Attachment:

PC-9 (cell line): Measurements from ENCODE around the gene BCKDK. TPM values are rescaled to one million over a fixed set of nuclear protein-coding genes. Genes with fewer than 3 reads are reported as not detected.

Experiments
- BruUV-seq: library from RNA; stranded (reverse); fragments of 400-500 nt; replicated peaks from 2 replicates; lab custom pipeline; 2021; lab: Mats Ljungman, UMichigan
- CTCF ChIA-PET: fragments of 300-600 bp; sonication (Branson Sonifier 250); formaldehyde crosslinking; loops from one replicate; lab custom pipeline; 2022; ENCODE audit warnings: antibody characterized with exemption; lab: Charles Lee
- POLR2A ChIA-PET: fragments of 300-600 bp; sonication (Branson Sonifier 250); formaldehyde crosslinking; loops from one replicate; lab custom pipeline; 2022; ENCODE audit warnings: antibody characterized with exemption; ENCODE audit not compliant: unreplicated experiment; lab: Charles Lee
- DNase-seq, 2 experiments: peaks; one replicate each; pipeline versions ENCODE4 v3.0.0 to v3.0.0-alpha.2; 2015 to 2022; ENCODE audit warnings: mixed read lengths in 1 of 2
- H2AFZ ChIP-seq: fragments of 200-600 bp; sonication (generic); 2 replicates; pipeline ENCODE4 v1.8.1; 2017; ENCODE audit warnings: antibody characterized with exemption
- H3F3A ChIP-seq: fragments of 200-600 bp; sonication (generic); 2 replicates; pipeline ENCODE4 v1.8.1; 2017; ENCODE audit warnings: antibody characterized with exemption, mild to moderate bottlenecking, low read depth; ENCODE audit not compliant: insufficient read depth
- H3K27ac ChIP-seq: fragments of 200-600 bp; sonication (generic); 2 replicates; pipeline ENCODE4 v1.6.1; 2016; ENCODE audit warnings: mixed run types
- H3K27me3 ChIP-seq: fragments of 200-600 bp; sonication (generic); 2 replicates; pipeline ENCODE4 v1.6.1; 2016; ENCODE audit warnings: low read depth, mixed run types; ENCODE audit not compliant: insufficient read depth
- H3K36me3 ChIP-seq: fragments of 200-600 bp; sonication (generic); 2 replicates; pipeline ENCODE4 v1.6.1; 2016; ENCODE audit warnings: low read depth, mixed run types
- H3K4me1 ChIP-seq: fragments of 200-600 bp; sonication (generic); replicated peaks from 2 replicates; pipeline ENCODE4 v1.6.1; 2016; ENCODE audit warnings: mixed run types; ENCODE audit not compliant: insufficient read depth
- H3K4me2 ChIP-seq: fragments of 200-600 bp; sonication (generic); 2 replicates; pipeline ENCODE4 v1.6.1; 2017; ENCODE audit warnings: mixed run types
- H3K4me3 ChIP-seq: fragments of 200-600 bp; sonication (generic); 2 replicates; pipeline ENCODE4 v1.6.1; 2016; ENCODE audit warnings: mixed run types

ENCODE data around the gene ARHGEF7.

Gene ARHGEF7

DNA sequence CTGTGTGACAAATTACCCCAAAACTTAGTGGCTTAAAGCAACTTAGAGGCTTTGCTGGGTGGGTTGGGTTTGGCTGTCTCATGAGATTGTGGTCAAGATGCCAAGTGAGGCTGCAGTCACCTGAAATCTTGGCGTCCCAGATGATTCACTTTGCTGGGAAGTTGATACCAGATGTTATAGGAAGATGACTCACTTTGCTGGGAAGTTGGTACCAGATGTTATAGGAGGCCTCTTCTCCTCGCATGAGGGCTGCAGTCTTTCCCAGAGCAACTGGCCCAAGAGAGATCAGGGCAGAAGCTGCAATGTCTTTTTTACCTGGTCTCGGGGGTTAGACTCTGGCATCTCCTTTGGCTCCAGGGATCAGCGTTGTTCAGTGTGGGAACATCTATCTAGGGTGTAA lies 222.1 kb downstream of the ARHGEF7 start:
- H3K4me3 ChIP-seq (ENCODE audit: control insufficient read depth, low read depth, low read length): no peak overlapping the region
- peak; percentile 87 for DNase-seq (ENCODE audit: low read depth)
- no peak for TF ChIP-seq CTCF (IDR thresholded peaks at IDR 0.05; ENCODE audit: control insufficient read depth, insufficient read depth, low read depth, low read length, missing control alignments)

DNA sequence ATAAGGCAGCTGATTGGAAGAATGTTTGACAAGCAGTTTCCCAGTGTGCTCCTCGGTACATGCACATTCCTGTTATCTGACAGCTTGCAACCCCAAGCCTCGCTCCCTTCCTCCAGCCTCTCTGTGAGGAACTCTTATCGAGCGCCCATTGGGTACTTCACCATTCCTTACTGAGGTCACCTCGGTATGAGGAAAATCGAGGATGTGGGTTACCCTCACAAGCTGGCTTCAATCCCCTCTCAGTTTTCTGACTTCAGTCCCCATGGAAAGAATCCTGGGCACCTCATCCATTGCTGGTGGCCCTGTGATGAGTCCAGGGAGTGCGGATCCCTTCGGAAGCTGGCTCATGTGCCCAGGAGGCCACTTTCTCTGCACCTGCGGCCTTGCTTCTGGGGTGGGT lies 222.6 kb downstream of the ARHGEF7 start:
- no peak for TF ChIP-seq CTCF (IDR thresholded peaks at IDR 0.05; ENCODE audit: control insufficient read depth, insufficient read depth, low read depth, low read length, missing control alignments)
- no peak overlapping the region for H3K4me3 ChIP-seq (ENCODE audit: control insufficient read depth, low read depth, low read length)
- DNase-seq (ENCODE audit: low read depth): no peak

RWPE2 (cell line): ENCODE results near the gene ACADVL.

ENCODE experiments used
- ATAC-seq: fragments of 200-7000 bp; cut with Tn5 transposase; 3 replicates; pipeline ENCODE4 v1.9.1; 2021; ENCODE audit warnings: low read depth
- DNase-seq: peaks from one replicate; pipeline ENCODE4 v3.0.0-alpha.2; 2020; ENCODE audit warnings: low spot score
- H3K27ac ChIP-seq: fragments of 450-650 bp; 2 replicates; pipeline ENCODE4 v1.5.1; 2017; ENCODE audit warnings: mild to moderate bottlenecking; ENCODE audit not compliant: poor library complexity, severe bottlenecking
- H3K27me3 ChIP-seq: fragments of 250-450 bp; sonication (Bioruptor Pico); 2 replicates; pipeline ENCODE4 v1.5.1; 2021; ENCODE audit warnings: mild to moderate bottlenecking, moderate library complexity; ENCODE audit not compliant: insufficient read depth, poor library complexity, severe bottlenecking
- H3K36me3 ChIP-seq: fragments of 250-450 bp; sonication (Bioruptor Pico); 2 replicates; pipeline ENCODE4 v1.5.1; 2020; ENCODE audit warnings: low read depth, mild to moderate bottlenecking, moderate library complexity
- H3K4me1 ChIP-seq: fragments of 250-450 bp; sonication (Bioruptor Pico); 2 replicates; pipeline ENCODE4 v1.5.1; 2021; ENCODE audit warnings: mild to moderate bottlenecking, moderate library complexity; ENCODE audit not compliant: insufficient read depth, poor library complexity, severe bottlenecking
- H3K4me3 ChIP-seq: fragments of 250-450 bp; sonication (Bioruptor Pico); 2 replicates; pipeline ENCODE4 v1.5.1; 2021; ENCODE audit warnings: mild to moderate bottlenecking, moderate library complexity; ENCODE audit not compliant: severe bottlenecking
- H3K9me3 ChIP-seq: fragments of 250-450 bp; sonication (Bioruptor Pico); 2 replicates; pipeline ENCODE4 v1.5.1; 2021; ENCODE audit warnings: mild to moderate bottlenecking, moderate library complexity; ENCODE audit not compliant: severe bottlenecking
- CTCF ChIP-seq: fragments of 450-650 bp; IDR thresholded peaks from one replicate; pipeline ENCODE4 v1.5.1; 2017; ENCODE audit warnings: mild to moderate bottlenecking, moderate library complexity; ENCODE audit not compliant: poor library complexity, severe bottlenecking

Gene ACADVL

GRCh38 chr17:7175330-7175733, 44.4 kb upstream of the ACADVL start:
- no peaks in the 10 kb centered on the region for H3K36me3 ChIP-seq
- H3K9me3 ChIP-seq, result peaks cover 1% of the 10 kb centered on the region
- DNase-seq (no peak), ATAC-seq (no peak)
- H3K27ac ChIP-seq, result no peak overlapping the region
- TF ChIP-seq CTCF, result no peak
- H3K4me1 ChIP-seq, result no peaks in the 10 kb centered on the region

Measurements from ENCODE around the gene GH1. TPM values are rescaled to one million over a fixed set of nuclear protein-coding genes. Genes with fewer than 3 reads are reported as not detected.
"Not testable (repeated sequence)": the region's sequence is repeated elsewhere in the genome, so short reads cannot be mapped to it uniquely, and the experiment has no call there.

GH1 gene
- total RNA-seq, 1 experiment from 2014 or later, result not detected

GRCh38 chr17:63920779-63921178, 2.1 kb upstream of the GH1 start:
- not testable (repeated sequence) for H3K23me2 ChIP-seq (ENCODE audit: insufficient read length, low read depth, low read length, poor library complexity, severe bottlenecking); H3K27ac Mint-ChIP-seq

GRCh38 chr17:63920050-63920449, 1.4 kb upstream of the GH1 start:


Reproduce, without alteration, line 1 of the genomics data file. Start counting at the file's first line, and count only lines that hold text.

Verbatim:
PC-9 (cell line): Measurements from ENCODE around the gene BCKDK. TPM values are rescaled to one million over a fixed set of nuclear protein-coding genes. Genes with fewer than 3 reads are reported as not detected.